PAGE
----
put every java files path in one text file and name it whatever you want, but that file has to be in the project root folder.
      Ex: lets say you have created listoffiles.txt in project root folder. put the list of java file name in that text file(com/program/myprogram/ com/program/myprogram/….) by giving space to each file, once you have done that

      type the command

      javac @listoffiles.txt

      it will take all the path from txt file and compiles it.

      hope this helps.

  7. kannan
    July 24, 2015 at 6:53 pm

    i’m compiling and running java program from command prompt without any error by using the keywords
    “cd file directory”
    “setpath=java installed folder”
    “javac filename”
    “java classname”
    but in rare cases like importing packages just like “import Shape.*;” and
    “import JavaDrawFrame.*;” i’m getting error says “error: package Shape does not exist”.kindly help me…

  8. August 24, 2015 at 3:43 pm

    Dear Java enthusiasts,

    Do not forget to to know about Java -d and besides java -cp if you want to know about java command line tools like javac, java, javap etc.

    note: If the -d option is specified, however, the specified directory is treated as the root of the class hierarchy, and .class files are
    placed in this directory and/or appropriate subdirectory below according to the package name. For more details please refer official java documentation.

  9. Sonali
    April 12, 2016 at 6:39 pm

    I create three classes, (that extends Protection) and dont extend protection but use protectd variables of it)(all in same package p1).
    Now I create two more classes in package p2 named that extends protection class and
    How i compile all these files? ( and are compiled successfully).

  10. Deekshith
    September 11, 2016 at 12:24 am

    Hey I created a package “myPack” and a class “A” in it, now if I want to run class and get the out put how should I do it in command prompt

    package myPack;
    public class A
    public static void main(String[] args)
    System.out.println(“This is package”);

  11. Divya Balasubramanian
    September 16, 2016 at 12:08 pm

    Awesome! clarified some of my doubts. Thanks.

  12. Muad'Dib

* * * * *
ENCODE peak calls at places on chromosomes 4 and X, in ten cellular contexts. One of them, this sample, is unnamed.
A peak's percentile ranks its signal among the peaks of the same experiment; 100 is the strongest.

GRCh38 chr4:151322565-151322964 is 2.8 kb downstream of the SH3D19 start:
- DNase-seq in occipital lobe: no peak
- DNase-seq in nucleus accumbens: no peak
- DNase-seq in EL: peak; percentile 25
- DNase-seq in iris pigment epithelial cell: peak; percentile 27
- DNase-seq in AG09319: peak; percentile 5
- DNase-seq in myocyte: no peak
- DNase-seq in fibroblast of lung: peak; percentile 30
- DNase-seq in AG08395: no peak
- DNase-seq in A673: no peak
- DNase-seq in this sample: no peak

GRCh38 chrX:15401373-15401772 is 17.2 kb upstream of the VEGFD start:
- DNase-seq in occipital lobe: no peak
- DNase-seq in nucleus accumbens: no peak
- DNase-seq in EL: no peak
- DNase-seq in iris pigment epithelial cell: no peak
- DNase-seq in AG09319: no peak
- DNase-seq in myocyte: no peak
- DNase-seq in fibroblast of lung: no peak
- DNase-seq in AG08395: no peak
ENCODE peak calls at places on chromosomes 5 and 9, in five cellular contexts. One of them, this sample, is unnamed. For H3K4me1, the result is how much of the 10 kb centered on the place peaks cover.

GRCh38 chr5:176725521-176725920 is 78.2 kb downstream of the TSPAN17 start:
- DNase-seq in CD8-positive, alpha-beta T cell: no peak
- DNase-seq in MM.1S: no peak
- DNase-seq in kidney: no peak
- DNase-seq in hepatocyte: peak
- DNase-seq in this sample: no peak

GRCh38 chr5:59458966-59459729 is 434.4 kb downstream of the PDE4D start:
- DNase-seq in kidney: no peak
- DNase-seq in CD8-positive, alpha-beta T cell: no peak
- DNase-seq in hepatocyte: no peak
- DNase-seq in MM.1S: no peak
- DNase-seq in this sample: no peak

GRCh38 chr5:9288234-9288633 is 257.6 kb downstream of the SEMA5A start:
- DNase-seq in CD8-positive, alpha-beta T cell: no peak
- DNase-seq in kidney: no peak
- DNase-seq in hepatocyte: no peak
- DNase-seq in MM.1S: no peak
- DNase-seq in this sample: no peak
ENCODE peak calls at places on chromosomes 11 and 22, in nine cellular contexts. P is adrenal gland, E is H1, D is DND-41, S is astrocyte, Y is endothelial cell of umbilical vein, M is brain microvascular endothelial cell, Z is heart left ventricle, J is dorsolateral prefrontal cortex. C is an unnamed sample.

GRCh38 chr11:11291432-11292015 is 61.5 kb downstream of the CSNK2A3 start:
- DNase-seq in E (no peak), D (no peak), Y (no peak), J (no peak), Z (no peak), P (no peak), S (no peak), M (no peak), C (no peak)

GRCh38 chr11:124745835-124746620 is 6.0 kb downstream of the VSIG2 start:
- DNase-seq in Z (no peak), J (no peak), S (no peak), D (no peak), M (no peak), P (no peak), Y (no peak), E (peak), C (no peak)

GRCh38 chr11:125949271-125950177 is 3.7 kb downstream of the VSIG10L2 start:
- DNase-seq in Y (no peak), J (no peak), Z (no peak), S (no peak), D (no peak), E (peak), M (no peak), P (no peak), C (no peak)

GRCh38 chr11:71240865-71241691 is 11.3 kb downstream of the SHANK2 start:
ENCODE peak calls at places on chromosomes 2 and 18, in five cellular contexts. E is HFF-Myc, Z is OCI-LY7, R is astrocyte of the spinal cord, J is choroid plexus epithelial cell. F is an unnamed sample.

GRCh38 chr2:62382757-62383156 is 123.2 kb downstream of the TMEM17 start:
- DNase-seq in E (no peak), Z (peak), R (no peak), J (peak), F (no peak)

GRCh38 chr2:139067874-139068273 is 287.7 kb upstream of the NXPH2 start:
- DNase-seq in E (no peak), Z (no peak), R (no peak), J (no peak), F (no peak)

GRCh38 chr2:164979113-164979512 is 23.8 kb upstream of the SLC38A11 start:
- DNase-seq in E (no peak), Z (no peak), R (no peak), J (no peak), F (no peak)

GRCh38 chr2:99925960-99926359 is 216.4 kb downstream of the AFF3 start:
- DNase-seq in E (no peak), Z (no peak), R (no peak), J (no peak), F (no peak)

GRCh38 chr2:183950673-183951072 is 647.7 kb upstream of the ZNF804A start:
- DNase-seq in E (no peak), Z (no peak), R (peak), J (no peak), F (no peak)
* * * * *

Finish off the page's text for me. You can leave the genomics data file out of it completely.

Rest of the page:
October 7, 2016 at 6:56 am

    I have a very similar problem using Java 8 from Oracle on a Mac run from the bash shell:

    My java class Source is defined as follows…


    public class Source {
    public static void main(String args[]) {

    From my user root directory “/Users/me/” this command…

    javac -cp “/Users/me/project/java/jp1/” “”

    …successfully generates this file…


    …but this command…


    …generates this message…

    Error: Could not find or load main class

    Error: Could not find or load main class

    Moving to the project directory…

    cd project/java/jp1

    …and running from there…


    …generates the same message…

    Error: Could not find or load main class


    java Source

    …generates roughly the same message…

    Error: Could not find or load main classSource

    Clearly, I have missed something fundamental or something fundamental is missing from the text book I’m using and from every tutorial on the interweb that I have looked at today. That, or Java doesn’t work as advertised. Any ideas?

    • October 10, 2016 at 9:08 am

      While compiling you are using direct file path name which is coming from root directory. It is quite correct as you are simply specifying file path. While launching a java program. You should invoke it from the directory from where your package structure starts. So if your package is then your command should be be java

      Please try to run java command where your Users directory is present. So just go to parent directory of Users and run java

  13. Pragun
    November 19, 2016 at 11:54 pm

    Hi Prasad,

    Here is what I found out while playing with the above code and compiling it (not executing/running).So, I had two folders packageOne and packageTwo, both of which contained and respectively. I have deliberately omitted one line in both java files which specifies package. So, my does not contain ‘package packageOne;’ and does not contain ‘package packageTwo;’. I executed following commands inside root folder(folder which contained packageOne and packageTwo):

    Case 1:
    >javac packageOne/
    (Compiled successfully)

    >javac packageTwo/
    >Error: packageTwo\ error: cannot access Parent
    >import packageOne.Parent;
    > ^
    > bad class file: .\packageOne\Parent.class
    > class file contains wrong class: Parent
    > Please remove or make sure it appears in the correct subdirectory of the classpath.

    Case 2:
    >javac PackageTwo/
    >Error: packageTwo\ error: cannot access Parent
    >import packageOne.Parent;
    > ^
    > bad source file: .\packageOne\
    > file does not contain class packageOne.Parent
    > Please remove or make sure it appears in the correct subdirectory of the sourcepath.

    Now, Case 2 is very obvious since we are have trying to compile without/before compiling

    What is interesting is Case 1.
    Here I have successfully compiled but I am unable to compile I also tried ‘javac -classpath . packageTwo/’ so as to tell Java to look for classes in root folder but in vain as I got the same error. Even though contains line ‘import packageOne.Parent;’, this scenario makes me think that java will not automatically infer from line ‘import packageOne.Parent;’ that Parent.class is inside packageOne folder. We have to explicitly write ‘package packageOne’ in And, yes when I did that, compiled.

    But I still have not written ‘package packageOne;’ in
    Does it matter when we have both the Java files compiled? Yes, it does. This is what happened when I tried to execute this command ‘java packageTwo/Child’ or ‘java packageTwo.Child’
    >Error: Could not find or load main class packageTwo.Child

    Finally when I added ‘package packageOne;’ in as well, recompiled and executed it ran fine.